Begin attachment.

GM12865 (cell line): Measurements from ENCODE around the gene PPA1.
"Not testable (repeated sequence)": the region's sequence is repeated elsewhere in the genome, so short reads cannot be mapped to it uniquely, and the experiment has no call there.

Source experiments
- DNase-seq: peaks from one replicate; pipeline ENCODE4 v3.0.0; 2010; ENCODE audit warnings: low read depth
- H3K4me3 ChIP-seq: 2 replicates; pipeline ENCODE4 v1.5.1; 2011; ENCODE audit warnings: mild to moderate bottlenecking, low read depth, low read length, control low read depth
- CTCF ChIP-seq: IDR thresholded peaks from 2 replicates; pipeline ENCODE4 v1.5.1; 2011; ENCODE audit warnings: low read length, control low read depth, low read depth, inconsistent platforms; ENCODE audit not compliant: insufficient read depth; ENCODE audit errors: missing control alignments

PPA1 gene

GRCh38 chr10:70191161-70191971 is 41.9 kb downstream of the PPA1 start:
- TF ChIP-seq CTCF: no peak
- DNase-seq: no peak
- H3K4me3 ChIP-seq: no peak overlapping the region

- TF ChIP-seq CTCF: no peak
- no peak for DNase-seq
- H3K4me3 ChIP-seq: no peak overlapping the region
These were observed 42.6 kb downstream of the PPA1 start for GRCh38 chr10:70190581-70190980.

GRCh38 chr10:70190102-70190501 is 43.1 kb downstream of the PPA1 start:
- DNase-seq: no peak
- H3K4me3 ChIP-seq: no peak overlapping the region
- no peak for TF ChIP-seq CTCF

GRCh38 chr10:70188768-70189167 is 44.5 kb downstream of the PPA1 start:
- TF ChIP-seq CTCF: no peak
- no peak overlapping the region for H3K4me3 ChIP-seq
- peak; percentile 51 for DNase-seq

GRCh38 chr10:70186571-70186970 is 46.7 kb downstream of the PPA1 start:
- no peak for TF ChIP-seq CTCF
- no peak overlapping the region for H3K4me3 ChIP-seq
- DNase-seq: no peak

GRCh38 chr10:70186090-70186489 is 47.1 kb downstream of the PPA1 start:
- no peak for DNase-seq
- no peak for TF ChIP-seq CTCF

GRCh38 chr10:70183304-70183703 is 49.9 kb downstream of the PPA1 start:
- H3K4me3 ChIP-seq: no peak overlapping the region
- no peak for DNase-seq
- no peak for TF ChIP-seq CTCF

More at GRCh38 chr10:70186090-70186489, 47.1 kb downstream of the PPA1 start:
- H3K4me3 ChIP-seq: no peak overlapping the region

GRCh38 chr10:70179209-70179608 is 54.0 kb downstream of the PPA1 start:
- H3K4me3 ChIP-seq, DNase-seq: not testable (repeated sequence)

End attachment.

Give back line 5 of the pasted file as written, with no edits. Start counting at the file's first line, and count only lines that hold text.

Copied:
- H3K4me3 ChIP-seq: 2 replicates; pipeline ENCODE4 v1.5.1; 2011; ENCODE audit warnings: mild to moderate bottlenecking, low read depth, low read length, control low read depth